Local history explorations often start with something as simple as a piece of paper. Walking into the Comptche store recently owner Belinda Pollack handed me a sheet of paper and asked “Who was Amanda Newman?”
The paper was an artifact of a mid-century tradition — a “Floral Tribute Contribution List.” When a local Comptche resident died everyone pitched in donations for a floral tribute at the funeral home and graveside services. The storekeeper kept the list and you contributed 50 cents or a dollar back then. There were 44 names on the list and two names, both men, are still alive. But what year was this? Pollack saw her grandma on the list and knew she’d died in 1959, so we knew the list was produced before that time.
Newman is a family name that has been on Keene Summit area of Flynn Creek Road more than a century. A trip to the Kelley House Museum took me to the archives where there are files of hundreds of family names and their histories. Sure enough, there was one on the Newman family. I made notes.
Otto Paskeasalon (or Pakhasall) was from Pyhajoki, Finland. Interestingly enough, this is about 10 miles from Marijarvi, Finland where my husband’s family lived. Work for men in the redwood forests of California spread, and many Finns followed their neighbors west. That’s what brought our family to America. When Otto arrived in the USA he said he felt like a new man in a new country and changed his difficult to pronounce Finnish last name to Newman.
Arriving at Salmon Creek near Albion in 1888 he worked in logging camps until he’d saved enough money to send for his wife Amanda and son Oscar in 1895. So I’d discovered WHO Amanda Newman was and found her obituary in the newspaper for her death in 1957 and date for the floral tribute list.
In the archives I also discovered a scrapbook album with over 80 funeral cards of old Comptche families, including Amanda Newman. Being a researcher and a retired librarian I immediately wrote out an index of all the names in the album to help other researchers in the future.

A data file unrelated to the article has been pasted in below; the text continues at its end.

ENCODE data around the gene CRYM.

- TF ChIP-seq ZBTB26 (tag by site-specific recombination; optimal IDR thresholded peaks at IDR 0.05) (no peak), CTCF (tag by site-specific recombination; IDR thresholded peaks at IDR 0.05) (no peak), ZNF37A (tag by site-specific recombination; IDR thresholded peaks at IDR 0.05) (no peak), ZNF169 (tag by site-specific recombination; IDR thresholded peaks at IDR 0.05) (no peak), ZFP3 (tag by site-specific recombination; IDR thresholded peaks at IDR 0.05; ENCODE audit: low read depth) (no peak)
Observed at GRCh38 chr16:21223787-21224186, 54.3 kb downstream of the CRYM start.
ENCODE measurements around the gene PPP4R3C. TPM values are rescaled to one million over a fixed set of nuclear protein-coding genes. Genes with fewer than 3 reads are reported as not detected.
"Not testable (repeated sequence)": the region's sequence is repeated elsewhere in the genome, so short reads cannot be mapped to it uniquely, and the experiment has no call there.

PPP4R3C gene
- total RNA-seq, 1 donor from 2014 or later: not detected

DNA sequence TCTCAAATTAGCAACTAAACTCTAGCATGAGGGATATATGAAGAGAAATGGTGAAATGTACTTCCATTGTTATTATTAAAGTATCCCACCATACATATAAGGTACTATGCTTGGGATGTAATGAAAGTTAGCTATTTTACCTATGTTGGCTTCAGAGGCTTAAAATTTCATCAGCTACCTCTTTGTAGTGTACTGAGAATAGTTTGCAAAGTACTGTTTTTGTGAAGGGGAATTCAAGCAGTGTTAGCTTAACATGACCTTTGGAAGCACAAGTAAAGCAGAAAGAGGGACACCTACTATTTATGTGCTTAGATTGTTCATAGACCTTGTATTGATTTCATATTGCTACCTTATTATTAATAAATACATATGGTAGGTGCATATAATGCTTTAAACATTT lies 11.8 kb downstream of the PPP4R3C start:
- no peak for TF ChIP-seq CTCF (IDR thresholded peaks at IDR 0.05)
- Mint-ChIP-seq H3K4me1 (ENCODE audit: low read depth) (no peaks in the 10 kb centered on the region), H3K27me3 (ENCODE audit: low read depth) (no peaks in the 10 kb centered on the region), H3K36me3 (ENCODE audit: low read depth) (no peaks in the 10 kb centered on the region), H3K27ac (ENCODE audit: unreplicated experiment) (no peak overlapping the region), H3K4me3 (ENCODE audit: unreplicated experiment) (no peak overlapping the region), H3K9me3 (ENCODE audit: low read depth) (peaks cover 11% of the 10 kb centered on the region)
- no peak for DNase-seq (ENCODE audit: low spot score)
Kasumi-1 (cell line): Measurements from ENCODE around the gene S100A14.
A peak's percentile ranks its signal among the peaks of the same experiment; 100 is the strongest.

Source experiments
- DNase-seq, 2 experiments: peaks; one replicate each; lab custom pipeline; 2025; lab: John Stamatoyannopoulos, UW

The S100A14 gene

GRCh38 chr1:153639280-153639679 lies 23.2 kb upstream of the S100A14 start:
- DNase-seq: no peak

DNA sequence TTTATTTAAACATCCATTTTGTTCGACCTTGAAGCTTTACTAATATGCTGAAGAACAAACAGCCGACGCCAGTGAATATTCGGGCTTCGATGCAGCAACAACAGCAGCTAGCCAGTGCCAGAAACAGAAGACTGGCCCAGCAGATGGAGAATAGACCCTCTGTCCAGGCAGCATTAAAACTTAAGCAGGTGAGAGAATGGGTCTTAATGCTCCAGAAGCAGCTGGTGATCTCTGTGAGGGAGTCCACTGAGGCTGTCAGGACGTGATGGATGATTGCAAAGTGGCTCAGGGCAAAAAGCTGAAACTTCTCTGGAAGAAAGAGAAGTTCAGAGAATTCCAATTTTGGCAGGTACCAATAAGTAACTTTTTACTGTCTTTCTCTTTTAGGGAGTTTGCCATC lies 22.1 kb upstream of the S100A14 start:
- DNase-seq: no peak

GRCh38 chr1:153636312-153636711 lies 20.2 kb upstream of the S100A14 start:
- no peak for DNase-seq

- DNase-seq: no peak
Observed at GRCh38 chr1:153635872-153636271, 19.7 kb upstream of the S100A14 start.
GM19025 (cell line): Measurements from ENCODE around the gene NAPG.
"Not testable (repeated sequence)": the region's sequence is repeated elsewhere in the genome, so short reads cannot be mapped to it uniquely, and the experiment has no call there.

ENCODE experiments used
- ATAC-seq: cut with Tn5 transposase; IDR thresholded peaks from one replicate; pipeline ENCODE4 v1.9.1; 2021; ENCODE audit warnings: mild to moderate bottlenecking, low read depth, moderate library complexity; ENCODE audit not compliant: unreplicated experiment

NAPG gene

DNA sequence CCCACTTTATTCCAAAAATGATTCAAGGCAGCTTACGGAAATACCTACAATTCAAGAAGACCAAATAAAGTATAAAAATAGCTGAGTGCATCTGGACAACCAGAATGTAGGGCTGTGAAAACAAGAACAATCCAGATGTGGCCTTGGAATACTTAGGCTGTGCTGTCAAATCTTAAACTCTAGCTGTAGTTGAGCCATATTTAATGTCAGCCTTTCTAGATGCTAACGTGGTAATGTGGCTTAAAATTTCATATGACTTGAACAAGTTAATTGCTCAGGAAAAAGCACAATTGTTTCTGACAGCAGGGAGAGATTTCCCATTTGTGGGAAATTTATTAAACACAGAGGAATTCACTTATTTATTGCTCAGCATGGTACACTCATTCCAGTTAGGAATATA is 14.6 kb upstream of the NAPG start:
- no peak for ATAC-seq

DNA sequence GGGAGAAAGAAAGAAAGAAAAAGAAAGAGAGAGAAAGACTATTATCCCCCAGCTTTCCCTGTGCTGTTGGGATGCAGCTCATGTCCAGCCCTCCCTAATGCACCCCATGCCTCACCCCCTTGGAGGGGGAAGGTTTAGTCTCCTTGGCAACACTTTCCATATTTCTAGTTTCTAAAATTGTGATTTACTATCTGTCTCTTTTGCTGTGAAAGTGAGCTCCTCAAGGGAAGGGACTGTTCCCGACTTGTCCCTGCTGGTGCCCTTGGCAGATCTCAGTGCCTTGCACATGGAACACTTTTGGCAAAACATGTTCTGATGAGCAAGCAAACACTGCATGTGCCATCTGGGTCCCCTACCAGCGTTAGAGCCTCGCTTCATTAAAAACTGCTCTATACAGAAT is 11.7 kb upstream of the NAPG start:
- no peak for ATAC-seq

The Newman Ranch on Keene Summit was purchased from Anna Mattson in 1902 for the growing family. I’ve often wondered who planted the palm tree you can see from Flynn Creek Road. What’s a palm tree doing in Comptche anyway? The Newmans went on to have 12 children, eight of whom survived into adulthood. There was Oscar, Walter, William, Nathaniel, Miriam, Signe, Hulda and Esther.
When my husband and I first came to live on family land in 1975 I was introduced to Miriam through the Grange organization. This woman went on to live 104 years and was a wealth of stories about the good old days. She told a story of two of her siblings dying within a week of diphtheria. Their small white coffins were loaded on the Albion Lumber Company railroad car (lines reached Comptche at that time) and taken to Albion where they were loaded on a wagon and taken to the family plot in the Little River Cemetery.
There were two houses side-by-side on the Newman Ranch, the boy’s house and the girl’s house, as much of the family stayed close to home all their lives. With eight growing kids Miriam remembered a seamstress from town came once a year and stayed a week and did nothing but sew enough clothes to last everyone a year. Amanda must have been a busy woman with cooking, cleaning, gardening, and making butter for sale.
I don’t know Amanda’s religion but for the transplanted Finn’s in Comptche religion played a large part in their lives. Ministers fluent in Finnish would come from Fort Bragg frequently to provide services in the language they all loved and responsibility for hosting the event passed between families. The immigrant woman loved having someone to talk Finn to and would finish their morning chores, walk two miles to have a cup of coffee with another Finn, walk two miles home and get back to chores.
During WWII an enemy aircraft observation post was maintained on their high point of land and staffed by Newman’s and neighborhood woman in eight hour shifts.
At age 88 in 1957 Amanda Newman passed on. Her children remained on the ranch into the 21st century and the Koski/Coulson family now owns it and grows grapes. Interestingly the pallbearers listed on Amanda Newman’s funeral card later passed away and a funeral card for each of them was found in the scrapbook in the Kelley House Archives.